One thing for which Oz is known is its collection of magically animated beings. In that fairyland, anything from a scarecrow to a footstool to a painting can come to life, always with its own distinct personality. The first book introduces as to the Scarecrow and the Tin Woodman, as well as a town of living china figurines. We’re never told how the Scarecrow came to life, although Ruth Plumly Thompson took a crack at it in The Royal Book of Oz. And as you probably know by now, the Tin Woodman’s origin is reminiscent of Theseus’ Paradox, in that he was a flesh-and-blood person who gradually had all of his body parts replaced with tin, yet retained the same consciousness. L. Frank Baum reused that idea for the General of Phreex, a bit character in John Dough and the Cherub who lost various body parts in battle, and had replacements made of various substances. His head is now wax, his legs cork and basswood, and his arms rubber.
It’s in Land that Baum first gives us a viable means for bringing lifeless matter to life, a magical compound known simply as the Powder of Life.
Invented by a crooked magician named Dr. Pipt, this powder is responsible for animating the Glass Cat, Jack Pumpkinhead, the Sawhorse, the Gump, the Blue Bear Rug, the Patchwork Girl, and Victor Columbia Edison; not to mention numerous other characters in apocryphal stories. Also, in Cowardly Lion, the stone man Crunch says that the Wizard Wam brought him to life with powder from a shaker. Did Wam obtain this from Pipt, or did he create a similar powder? This powder also made its way into the Russian Magic Land books, in which Urfin Jus uses it to bring his army of Deadwood Oaks to life.
In Emerald City, we come across the Cuttenclips, live paper dolls made by Miss Cuttenclip, who had obtained living paper from Glinda. How the Sorceress had this paper in the first place isn’t clear, considering that I don’t think she’s ever credited with animating anything else, but I’m sure Glinda has a lot of powers we don’t know about. With most of the other small communities of normally inanimate objects, going back to the china people in Wizard, we’re really not given any indication how they came to exist. Thompson continues that tradition, but also introduces a few more characters who were animated in somewhat more unorthodox ways. Bill the Weather-Cock claims that he came to life when he hit an electrical wire during a thunderstorm, which sounds rather unlikely even when I’m wearing my Suspension of Disbelief cap, but this explanation did come from an era when people thought electricity could do just about anything. Dorothy brings Humpy the dummy to life with some wishing sand from Wish Way. And perhaps the oddest of all is the statue Benny in Giant Horse. Here, we’re told that the owner of a Boston thrift shop found a book in a second-hand coat (bought, as per narrative description, from “a dusky gentleman in Grant Street”), just happened to read from it in front of a statue in the park, and what he read brought to statue to life. There’s an awful lot of coincidence involved there, and I think it might also be the only case of someone in the Oz books bringing an inanimate object to life simply through words, with no tools involved.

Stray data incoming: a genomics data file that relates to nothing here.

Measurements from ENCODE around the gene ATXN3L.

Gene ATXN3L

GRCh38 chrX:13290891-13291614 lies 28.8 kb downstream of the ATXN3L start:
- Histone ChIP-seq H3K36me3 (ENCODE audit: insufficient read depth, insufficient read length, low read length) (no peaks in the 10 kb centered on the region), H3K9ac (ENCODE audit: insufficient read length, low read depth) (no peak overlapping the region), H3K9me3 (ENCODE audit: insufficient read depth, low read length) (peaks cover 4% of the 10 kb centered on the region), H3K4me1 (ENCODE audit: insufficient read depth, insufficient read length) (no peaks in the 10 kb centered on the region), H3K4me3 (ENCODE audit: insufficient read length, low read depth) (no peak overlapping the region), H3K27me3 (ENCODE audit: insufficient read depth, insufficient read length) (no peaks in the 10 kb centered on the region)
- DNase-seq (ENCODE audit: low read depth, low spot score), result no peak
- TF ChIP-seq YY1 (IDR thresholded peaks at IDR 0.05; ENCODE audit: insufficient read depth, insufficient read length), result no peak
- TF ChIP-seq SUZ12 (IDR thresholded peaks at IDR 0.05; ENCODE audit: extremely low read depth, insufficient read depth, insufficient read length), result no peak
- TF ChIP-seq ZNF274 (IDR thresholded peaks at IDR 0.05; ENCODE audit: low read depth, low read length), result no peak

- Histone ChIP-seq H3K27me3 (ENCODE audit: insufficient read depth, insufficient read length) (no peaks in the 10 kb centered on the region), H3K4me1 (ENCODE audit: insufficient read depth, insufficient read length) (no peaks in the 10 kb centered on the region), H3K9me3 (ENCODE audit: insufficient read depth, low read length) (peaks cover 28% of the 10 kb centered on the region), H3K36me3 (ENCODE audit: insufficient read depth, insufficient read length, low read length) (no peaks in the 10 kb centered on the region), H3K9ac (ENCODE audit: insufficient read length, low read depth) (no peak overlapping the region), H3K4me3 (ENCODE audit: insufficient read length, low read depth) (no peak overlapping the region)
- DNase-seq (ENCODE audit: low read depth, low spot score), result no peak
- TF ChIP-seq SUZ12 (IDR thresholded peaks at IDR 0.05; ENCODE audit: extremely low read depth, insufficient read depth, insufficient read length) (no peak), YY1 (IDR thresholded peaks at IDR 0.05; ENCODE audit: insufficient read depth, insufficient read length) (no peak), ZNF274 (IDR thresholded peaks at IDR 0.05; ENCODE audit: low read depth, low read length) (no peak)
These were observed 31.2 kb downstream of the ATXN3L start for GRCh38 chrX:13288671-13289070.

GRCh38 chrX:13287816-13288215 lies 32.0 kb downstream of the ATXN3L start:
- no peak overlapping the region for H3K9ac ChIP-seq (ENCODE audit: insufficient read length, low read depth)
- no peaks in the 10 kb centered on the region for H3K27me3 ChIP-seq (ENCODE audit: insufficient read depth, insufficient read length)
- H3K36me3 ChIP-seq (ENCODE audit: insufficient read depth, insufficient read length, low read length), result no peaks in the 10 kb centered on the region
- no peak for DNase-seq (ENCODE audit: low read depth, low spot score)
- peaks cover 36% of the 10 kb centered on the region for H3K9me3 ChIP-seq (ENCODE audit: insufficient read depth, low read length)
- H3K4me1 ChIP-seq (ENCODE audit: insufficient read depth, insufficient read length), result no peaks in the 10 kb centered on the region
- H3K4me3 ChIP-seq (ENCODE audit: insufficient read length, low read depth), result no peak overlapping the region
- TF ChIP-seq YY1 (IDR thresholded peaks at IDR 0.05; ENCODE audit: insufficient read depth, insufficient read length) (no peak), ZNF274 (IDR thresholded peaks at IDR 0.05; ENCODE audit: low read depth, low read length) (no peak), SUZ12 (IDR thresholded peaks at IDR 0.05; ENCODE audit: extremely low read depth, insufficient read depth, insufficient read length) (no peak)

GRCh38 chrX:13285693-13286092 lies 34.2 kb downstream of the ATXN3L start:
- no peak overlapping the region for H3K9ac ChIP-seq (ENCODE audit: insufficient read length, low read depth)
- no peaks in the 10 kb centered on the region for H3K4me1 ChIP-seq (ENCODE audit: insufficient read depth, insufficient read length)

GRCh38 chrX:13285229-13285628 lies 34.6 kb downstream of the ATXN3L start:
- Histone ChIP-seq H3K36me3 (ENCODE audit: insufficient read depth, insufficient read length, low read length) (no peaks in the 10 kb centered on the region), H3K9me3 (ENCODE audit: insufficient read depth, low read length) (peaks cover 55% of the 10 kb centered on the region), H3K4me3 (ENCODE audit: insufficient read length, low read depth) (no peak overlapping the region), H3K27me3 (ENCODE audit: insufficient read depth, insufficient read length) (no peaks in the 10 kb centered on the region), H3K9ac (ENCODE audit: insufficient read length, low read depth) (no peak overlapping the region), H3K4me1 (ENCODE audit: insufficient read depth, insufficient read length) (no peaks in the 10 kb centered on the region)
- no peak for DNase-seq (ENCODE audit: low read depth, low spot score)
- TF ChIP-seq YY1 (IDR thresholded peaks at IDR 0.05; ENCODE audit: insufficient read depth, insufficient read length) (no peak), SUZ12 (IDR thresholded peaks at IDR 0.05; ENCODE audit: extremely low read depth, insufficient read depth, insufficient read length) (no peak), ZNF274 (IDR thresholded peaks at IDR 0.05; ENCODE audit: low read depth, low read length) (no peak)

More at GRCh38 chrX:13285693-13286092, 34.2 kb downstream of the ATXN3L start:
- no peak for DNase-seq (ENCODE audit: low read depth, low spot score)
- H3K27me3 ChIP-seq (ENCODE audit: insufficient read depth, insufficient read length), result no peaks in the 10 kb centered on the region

John R. Neill’s books have so many objects showing signs of life that it kind of cheapens the idea. In a land where houses fight and shoes sing, a live scarecrow becomes much less interesting. There’s never any explanation for this abundance of life, either. Snow’s books tell us that both Princess Ozana and Conjo brought wooden people to life, but again don’t explain how. It seems that there must be several ways to bring objects to life, but the fact that the Powder of Life is seen as so valuable must mean that access to them is difficult, even for more accomplished magic-workers.